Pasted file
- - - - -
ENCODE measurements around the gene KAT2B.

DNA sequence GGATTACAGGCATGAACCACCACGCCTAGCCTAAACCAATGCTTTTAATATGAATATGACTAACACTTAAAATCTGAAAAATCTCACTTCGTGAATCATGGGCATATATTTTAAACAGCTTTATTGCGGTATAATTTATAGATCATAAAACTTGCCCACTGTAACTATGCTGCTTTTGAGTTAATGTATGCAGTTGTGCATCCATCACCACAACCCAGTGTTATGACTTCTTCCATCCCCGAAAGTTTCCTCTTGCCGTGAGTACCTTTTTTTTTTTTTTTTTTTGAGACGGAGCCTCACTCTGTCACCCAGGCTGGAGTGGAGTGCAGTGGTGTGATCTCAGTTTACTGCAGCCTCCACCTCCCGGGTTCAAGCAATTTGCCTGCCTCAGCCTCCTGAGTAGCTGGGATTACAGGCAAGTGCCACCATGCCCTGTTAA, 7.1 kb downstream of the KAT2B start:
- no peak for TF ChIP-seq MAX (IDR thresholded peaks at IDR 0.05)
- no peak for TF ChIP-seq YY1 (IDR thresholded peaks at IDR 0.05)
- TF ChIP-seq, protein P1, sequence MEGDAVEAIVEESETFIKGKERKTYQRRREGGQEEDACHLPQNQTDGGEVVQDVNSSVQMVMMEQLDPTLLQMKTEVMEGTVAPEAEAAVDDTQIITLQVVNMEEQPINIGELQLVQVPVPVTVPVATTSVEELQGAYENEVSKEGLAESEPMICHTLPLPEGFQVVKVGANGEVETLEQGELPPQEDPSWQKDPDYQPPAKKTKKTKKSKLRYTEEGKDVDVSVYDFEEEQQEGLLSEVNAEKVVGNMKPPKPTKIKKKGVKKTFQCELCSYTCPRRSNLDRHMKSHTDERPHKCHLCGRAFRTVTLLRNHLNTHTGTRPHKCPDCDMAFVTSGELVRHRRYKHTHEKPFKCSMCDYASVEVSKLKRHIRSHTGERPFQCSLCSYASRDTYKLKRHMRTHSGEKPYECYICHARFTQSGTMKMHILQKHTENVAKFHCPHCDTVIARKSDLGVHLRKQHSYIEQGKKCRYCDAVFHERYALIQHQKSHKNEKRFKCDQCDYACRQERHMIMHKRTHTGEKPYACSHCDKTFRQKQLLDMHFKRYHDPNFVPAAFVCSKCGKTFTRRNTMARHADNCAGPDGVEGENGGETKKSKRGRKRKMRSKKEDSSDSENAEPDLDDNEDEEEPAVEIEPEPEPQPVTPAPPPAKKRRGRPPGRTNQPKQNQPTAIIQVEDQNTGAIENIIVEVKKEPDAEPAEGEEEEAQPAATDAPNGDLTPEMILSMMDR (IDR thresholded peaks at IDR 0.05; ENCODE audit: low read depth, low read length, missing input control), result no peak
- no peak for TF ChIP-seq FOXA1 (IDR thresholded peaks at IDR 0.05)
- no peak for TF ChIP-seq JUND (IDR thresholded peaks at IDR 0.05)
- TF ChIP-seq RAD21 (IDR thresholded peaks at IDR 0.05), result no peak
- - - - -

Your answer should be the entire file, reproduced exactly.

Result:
ENCODE measurements around the gene KAT2B.

DNA sequence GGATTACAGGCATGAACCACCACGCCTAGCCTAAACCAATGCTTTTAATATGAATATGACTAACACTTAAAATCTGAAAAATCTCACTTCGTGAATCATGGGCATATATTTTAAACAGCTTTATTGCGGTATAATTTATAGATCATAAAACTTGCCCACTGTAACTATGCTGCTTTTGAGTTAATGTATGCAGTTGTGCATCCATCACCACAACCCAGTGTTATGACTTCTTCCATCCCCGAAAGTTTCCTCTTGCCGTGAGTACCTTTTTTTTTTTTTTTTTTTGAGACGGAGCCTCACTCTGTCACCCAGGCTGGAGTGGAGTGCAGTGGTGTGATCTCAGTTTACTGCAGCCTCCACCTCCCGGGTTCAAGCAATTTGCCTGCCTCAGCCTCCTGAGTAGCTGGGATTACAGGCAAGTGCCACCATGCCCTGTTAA, 7.1 kb downstream of the KAT2B start:
- no peak for TF ChIP-seq MAX (IDR thresholded peaks at IDR 0.05)
- no peak for TF ChIP-seq YY1 (IDR thresholded peaks at IDR 0.05)
- TF ChIP-seq, protein P1, sequence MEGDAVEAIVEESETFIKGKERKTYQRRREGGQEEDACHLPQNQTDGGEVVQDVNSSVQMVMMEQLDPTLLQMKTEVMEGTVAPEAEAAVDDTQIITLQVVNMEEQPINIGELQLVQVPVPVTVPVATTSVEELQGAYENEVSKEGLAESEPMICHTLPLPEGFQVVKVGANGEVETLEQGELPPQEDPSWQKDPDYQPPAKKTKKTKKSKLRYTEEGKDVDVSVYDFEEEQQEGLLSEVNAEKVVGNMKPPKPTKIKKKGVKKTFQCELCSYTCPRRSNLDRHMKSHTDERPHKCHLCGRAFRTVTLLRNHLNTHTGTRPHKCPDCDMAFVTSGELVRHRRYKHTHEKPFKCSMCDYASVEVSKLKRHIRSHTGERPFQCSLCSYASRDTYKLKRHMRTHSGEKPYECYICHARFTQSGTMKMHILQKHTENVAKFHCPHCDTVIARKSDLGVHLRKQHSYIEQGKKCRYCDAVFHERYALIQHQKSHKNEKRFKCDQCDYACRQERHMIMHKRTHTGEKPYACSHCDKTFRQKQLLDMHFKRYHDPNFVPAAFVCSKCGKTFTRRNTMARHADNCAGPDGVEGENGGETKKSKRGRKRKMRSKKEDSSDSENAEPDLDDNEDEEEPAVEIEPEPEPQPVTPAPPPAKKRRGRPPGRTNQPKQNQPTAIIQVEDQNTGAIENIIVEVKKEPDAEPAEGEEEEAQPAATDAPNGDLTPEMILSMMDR (IDR thresholded peaks at IDR 0.05; ENCODE audit: low read depth, low read length, missing input control), result no peak
- no peak for TF ChIP-seq FOXA1 (IDR thresholded peaks at IDR 0.05)
- no peak for TF ChIP-seq JUND (IDR thresholded peaks at IDR 0.05)
- TF ChIP-seq RAD21 (IDR thresholded peaks at IDR 0.05), result no peak